What is the best opportunity for innovation in education?
The unfolding of world events like the financial crisis and wars leads us to the conclusion that there is a flaw at the very source of our curriculum – the teaching of values is not
emphasized. Whatever we teach needs to be related to the real world and shaping the kids into decent human beings. Economic and job considerations are secondary. Hence, innovate to make the learners believe in themselves. We should be self-disciplined so that this acts as a catalyst in their learning process.
What advice would you give a new teacher (or to anyone wanting to make a difference in education)?
Remember the Robert Frost proverb: “Two roads diverged in a wood, and I – I took the one less traveled by, and that has made all the difference.”
The best educational methods are tiresome to implement at the beginning. Once it starts working, teaching becomes easier. Don’t always follow the beaten track. Dare to start something new.
What educational “trend” do you think is helping students? Is there a trend that is getting in the way of learning?
The use of mobile phones for learning is gaining momentum. I spend about 25
percent of my class time reprimanding my students about their use of mobile phones in class. The question that I’ve asked myself is, “Why not use this medium to drive learning in the classroom?” It is easily accessible, attractive and offers immense possibilities with the gamut of apps and QR codes.
If you could give one educational tool to every child in the world, what would it be? Why?
A low-cost tablet computer would be great. Not only would it revolutionize learning capabilities but would also help at discovering technology. This means that the inherent need for technology-driven skills would be accessible to the masses. Despite the tremendous effort at decreasing cost, tablet computers are out of reach to the majority of learners. Let us hope that with nanotech and other inventions, tablet computing becomes affordable. The day that happens, schooling altogether will change.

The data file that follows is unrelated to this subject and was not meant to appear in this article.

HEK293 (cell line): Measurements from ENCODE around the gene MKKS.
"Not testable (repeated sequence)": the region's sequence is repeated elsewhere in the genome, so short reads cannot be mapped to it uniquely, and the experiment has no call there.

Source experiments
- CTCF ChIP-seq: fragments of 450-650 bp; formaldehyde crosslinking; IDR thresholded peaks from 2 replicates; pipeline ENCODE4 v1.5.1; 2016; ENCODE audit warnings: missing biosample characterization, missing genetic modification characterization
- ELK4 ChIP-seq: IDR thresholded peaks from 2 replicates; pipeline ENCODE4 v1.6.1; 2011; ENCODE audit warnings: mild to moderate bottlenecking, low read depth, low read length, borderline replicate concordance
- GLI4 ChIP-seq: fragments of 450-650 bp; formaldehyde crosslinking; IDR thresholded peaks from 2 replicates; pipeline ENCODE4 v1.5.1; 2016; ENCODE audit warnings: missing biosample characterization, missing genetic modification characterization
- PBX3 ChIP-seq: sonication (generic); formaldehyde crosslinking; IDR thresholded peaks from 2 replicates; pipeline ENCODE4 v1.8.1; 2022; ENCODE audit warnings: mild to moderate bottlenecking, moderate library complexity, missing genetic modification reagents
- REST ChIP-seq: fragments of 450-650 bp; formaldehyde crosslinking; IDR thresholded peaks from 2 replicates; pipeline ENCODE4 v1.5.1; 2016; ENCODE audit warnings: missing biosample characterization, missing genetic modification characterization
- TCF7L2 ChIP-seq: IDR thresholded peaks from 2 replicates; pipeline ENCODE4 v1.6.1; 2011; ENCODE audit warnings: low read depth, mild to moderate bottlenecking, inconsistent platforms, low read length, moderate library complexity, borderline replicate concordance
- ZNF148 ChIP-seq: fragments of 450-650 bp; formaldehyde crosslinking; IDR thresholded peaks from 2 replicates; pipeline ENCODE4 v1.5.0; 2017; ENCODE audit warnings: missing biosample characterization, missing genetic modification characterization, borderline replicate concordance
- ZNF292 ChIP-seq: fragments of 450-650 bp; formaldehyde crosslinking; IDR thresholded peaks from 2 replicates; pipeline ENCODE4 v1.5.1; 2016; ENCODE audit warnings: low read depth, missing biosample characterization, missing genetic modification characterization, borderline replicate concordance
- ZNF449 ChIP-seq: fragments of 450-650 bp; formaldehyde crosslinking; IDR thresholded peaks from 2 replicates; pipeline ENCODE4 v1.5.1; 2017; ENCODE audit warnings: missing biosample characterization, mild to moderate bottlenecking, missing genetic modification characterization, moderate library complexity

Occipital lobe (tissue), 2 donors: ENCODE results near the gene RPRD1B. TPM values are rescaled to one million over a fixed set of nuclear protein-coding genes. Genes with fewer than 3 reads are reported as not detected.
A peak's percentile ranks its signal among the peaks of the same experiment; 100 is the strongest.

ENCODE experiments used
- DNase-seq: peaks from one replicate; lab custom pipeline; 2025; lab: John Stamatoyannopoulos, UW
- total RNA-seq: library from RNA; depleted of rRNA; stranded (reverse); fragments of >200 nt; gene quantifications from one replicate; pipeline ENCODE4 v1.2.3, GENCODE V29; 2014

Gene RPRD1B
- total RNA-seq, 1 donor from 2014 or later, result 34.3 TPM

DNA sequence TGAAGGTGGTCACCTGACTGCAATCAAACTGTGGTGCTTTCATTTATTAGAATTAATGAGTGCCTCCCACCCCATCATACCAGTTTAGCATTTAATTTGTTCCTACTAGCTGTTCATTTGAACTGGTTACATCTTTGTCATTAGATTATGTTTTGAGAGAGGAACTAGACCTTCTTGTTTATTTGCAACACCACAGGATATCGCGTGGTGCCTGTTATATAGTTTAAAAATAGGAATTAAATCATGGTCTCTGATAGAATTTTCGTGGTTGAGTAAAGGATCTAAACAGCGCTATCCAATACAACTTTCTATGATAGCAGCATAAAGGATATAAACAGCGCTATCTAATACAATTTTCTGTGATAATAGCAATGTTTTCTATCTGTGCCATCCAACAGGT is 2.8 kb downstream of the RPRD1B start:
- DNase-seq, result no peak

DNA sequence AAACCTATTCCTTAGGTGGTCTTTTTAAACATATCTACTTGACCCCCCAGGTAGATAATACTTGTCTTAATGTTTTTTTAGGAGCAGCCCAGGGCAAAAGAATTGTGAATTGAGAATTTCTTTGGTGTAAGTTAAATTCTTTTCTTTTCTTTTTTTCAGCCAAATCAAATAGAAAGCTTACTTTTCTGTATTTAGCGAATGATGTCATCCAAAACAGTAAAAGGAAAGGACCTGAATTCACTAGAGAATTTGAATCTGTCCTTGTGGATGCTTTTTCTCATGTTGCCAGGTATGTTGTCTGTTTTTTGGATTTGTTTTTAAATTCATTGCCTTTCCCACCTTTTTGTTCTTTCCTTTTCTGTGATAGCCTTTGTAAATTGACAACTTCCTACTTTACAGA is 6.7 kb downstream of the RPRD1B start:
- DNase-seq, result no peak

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About Mohun Ujoodha
Birthplace: Montagne Blanche, Mauritius
Current residence: Quartier Militaire, Mauritius
Education: BSc(Hons) Chemistry, PGCE
Website I check every day: The Dirty Fifty (PIL)-Facebook
Person who inspires me most: Preesheila (my wife and World IEF Winner 2010)
Favorite childhood memory: Playing with my first wooden train (Christmas)
Next travel destination (work or pleasure): Mount Abu (India)
When was the last time you laughed? Why? Searching for my glasses whilst wearing them!
Favorite book: 1001 Ways to Relax by Mike George
Favorite music: Gipsy Kings
Your favorite quote or motto: Do not wish to be anything but what you are.